Oh, how I love books that purport to be the "most" something, "best" something, etc., and fall flat on their face as an obvious pretentious ripoff. Most people thinking of buying this outrageously overpriced ripoff are likely seeking ideas to help them build their own cellar to a high standard. Most assuredly, they can look elsewhere, for almost none of these are appropriate for that purpose.
Almost all of these are hardly "beautiful" cellars, for one thing. Famous, yes. Historic, yes. Rustic, primitive, most certainly.
For most of these are historic underground cavern-type cellars of famous chateaux, hotels, restaurants, etc, many going back hundreds of years. Almost all are simply caves carved out of the basement stone underneath, such as limestone. Almost all the photos simply show old wines laying on their sides on stone shelves in these caves, gathering dust over the decades. Anyone seriously into wine has seen this type of old chateau cellar many times before, and a book full of them is of little value for the extremely high price.
The two 5-star endlessly-gushing reviews here are to me highly suspect. For one thing, they were both written within two weeks of each other, some two years ago. And, oh, my, one reviewer calls these 300 "stunning" photos, no less. No, they're not "stunning", they're just photos of old wine cellars. Not a single one "stunned" me, I assure you, and I do in fact get occasionally stunned by outstanding photography.
The other 5-star cheerleader chirps valuable insights such as "one sees that for some wine collectors and connoisseurs, wine can be like fine art." Gosh, that's deep. And: "seen in some photographs is the dust accumulated on the old bottles.Read more ›
Looks can be deceiving as this beautifully crafted coffee table-esque book is not quite what you think it might be. Rather than focusing on the glitzy superstar cellars of the rich and famous, this semi-retrospective look at wine cellars centers much more on real, historical, chateau-based caves and other dug-out cellars as opposed to freshly built, state-of-the-art, temperature- and humidity-controlled wine rooms. I would, therefore, say that the book, although containing some absolutely stunning pictures, is as much a decent read about the history of wine cellars around the world and, accordingly, perhaps geared a bit more to true oenophiles than those looking for a more standard coffee table book. Bravo!
Oenophiles rejoice You'll be delighted and probably find everything you've ever dreamed of in this beautifully photographed volume. Granted, precious few of us can afford the incredible wine cellars featured, but thanks to THE MOST BEAUTIFUL WINE CELLARS IN THE WORLD we can visit. I hasten to add they're not only beautiful but their selections are impeccable.
Our visits, which include 60 wine cellars in Europe, North America, Lebanon and China, are arranged chronologically beginning with the older cellars and moving forward in history until we are amazed by a virtual wine cellar.
Opening with an Introduction that holds a description of the ideal cellar and focuses on temperature, humidity, lighting, vibration, etc. we are eager for our first stop which is Marques de Riscal, Elciego, Spain. Surrounded by gorgeous mountains and founded in 1858 it is the oldest cellar featured. Many may be surprised to see the eye-popping architecture designed by the one and only Frank Gehry Using the former Marques de Riscal cellar as the basis for his design he created a phenomenal structure over it. With a titanium exterior he incorporated the Marques de Riscal's colors - pink for the wine, gold for the mesh that covers the bottles, and silver for the bottleneck capsules. This complex includes a hotel, a restaurant, a business center and a health spa, which offers vinotherapy treatments.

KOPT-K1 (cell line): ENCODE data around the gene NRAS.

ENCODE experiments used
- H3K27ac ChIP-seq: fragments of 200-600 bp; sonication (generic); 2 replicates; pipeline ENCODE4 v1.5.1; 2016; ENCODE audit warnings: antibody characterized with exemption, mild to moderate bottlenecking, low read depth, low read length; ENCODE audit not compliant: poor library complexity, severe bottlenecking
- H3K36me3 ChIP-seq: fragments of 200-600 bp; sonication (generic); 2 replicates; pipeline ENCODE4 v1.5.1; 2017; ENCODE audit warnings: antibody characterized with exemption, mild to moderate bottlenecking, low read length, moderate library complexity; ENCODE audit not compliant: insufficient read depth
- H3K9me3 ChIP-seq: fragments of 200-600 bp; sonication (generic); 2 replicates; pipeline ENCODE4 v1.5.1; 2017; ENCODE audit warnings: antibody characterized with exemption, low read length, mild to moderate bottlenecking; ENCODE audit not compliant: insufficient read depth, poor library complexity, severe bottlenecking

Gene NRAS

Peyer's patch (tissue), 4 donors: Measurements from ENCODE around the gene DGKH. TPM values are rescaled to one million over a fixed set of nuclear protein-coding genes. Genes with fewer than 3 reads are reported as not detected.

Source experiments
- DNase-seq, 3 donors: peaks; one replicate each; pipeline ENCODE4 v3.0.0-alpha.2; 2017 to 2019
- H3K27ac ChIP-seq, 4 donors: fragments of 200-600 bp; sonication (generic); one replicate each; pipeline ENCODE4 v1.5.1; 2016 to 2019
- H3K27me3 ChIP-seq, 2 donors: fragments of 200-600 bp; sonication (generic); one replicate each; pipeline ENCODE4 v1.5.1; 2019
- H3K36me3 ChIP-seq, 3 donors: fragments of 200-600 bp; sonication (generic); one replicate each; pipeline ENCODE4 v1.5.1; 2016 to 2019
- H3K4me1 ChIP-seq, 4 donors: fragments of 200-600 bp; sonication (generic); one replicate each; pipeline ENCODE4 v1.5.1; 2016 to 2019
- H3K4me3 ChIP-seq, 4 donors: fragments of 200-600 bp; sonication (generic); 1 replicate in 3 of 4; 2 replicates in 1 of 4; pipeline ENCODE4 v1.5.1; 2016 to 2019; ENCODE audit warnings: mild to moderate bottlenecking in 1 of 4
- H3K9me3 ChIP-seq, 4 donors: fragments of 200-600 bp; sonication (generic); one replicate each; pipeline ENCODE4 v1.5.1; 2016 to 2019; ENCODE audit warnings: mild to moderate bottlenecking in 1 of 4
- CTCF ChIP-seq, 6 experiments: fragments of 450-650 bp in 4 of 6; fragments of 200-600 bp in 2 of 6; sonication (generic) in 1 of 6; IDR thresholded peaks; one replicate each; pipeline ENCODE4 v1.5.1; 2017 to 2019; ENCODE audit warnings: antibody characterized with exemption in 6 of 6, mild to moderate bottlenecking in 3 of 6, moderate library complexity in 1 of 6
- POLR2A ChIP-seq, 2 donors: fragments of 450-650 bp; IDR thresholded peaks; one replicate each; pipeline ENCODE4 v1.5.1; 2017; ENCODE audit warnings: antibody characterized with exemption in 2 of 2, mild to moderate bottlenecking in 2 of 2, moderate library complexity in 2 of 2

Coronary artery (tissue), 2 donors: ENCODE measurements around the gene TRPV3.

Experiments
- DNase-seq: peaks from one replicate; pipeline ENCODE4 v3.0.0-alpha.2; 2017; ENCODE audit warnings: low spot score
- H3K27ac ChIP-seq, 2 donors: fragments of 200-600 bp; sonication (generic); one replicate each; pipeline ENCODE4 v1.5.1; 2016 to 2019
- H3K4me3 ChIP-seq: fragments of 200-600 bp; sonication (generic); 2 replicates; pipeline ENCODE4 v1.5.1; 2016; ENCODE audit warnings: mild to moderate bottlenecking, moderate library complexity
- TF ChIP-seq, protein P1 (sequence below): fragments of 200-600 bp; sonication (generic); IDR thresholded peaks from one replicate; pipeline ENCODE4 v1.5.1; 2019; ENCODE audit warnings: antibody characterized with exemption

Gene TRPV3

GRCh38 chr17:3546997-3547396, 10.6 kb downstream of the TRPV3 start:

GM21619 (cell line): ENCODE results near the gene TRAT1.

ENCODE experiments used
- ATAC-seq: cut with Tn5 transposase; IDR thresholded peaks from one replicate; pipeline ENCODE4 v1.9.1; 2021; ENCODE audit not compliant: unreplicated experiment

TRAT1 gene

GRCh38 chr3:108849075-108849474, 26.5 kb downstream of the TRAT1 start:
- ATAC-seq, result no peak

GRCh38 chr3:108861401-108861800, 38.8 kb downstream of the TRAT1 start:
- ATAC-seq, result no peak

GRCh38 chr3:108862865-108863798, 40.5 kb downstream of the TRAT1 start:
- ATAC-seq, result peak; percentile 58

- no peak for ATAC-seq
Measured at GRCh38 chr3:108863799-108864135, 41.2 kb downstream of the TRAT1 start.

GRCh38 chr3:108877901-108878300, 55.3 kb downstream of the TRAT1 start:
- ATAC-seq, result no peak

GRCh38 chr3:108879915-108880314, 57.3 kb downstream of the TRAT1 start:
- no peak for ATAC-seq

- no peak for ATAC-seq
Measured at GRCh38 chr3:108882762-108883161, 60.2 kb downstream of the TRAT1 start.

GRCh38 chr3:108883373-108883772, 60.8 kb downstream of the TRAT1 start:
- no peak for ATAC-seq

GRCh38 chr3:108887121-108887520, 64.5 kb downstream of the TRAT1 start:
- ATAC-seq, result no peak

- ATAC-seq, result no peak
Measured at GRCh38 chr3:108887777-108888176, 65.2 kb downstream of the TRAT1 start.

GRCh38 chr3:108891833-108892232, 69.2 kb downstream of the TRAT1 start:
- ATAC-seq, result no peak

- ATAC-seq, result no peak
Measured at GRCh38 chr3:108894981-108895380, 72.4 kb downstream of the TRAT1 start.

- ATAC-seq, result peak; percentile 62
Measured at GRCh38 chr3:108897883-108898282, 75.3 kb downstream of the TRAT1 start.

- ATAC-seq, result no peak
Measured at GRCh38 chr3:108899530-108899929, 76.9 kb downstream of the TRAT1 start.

A bit of heaven I'd be willing to stay for a long while but it is on to Thiessen Wijnkoopers, where the oldest parts of the subterranean cellars date to the 14th century and once formed part of the city's defenses. Next? France's Chateau Margaux where one of the best wines in the world is produced. And our travels have only begun.Read more ›
Many of the nearly 60 wine cellars photographed are found in the renowned wine regions of Europe--France, Italy, and Germany. But there are also many of this appreciable number from regions which have not been known as wine-growing regions for centuries, but which nonetheless have come to be established as regions producing desirable wines for wine lovers around the world.
The book on wine cellars made up largely of photographs of them brings in both the old and the new. Among the newer areas are the United States and Canada, Lebanon, and China too. Belgium, the United Kingdom, and Monaco are among European areas brought in which have not been traditionally identified as areas associated with fine wines. And as wine cellars is the topic, the wines cellars of outstanding hotels expands the geographical area even more; though most of the hotels are in cities or regions with ties to the modern international wine trade. There are also photographs of wine cellars of private homes, one cellar containing more than 80,000 bottles in six cellars throughout the home. This variety of cellars brings a new perspective on the subject of wine to many readers. One sees that for some wine collectors and connoisseurs, wine can be like fine art.
The sequence of the wine cellars from older to newer roughly follows both the geographical spread of the development of new wine areas and interest in wine and also the development of wine cellars. Each cellar is introduced with a short essay on its origin, history, size, etc. It is the photographs especially though which highlight such developments in the field of wine and wine cellars. Catacomb-like ancient wine cellars have kegs of wine and wine bottles stacked one on top of the other in rows in recesses of tunnel-like or cavernous areas.Read more ›